The event on the train brought to mind the unfortunate case of Relisha Rudd, an 8 year old girl living in a DC shelter with her family who was given over to a relative stranger, a custodian at the shelter who had befriended the family. Relisha was allegedly allowed to travel with the custodian. Relisha’s disappearance was not reported for several weeks, until a staff member at her school finally took action and called the authorities. A staff member at her school–not her family. Weeks later, video footage was found of Relisha accompanying the custodian into a hotel room. The custodian’s wife was found shot dead, and soon after, the custodian was found in a D.C. park, dead of a self-inflicted gunshot. Relisha Rudd, three years later, has never been found.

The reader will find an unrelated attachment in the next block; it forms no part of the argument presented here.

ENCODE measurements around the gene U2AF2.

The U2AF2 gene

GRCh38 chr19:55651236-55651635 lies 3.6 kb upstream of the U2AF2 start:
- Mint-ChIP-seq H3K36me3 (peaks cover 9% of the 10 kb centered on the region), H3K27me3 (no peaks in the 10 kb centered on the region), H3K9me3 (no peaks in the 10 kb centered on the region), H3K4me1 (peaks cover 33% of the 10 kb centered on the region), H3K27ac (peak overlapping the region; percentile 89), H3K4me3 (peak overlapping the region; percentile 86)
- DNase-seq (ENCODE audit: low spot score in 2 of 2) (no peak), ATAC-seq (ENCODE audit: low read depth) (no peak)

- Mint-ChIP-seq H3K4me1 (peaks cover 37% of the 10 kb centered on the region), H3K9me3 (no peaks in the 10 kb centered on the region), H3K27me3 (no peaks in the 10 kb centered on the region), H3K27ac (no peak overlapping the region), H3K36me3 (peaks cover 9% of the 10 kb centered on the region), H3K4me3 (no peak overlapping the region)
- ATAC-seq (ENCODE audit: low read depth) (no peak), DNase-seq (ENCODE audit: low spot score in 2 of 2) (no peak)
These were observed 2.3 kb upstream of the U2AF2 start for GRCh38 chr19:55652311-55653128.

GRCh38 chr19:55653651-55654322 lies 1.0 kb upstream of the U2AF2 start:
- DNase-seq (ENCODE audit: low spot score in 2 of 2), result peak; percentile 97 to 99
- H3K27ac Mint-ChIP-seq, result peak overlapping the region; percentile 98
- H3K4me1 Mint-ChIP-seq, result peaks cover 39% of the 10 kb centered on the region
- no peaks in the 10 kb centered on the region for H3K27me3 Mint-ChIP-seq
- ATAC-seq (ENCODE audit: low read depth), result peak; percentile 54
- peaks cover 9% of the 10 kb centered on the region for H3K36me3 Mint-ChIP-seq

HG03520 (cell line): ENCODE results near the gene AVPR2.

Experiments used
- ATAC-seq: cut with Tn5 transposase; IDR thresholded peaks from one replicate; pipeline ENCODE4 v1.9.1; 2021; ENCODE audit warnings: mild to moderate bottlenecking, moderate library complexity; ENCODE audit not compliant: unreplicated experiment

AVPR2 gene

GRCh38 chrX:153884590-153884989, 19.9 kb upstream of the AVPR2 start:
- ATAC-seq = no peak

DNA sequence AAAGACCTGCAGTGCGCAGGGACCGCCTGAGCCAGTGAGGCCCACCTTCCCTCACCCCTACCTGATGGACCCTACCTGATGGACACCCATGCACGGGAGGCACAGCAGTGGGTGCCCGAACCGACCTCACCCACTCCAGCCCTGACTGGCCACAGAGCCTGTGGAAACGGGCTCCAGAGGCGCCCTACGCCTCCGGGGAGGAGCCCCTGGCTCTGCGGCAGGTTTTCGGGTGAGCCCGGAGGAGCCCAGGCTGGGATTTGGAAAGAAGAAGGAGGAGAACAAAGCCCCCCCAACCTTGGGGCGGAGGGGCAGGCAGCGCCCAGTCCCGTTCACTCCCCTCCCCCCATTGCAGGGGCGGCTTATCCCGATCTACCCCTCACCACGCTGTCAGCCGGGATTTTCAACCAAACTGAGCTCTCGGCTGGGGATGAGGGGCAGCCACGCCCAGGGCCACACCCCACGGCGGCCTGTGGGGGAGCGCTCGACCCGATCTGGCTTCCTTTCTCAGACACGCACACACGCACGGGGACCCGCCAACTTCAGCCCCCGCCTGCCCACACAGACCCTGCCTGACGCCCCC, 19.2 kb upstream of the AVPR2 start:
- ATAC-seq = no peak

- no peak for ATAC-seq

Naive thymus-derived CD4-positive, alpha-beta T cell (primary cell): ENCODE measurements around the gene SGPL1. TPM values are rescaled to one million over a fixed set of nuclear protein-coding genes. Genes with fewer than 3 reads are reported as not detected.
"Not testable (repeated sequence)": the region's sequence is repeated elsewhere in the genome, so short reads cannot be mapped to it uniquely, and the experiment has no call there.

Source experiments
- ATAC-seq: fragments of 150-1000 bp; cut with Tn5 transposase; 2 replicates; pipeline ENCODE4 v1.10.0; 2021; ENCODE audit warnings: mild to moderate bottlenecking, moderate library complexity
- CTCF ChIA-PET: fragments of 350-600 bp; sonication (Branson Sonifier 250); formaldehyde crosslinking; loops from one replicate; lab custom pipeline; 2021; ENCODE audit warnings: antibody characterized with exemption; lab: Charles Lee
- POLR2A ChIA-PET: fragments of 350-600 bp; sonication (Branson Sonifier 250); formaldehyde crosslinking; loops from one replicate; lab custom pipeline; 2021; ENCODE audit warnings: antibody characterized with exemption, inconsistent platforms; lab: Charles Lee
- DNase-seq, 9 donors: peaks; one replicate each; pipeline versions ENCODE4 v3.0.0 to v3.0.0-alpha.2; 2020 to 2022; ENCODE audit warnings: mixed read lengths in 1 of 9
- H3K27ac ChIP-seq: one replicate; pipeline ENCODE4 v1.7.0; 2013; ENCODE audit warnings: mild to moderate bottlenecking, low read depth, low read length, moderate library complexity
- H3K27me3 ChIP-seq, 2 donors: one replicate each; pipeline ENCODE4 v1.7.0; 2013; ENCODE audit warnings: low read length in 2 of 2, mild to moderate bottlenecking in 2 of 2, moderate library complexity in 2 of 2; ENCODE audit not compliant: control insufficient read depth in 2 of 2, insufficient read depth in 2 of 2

In the age of reality shows, social media, Cash Me Outside Girls and teen moms earning six figures to share their tales on television, it’s hard to maintain the sanctity of children’s innocence. But in this ever-corroding society, it’s one of the last, precious, perfect things we have left. The ability to allow children to remain children for as long as possible. To fall and laugh and play in the assurance that there are adults surrounding them, protecting their multi-colored worlds from all hurt, harm and danger. From leering eyes. From hands moved down to low on their backs. From indecent suggestions in their ears.
My daughter will be eighteen years old in seven months. As God is my witness, I will protect every last minute of her childhood with my very being. No one has the right to take it away. And I don’t have the right to allow someone to take it.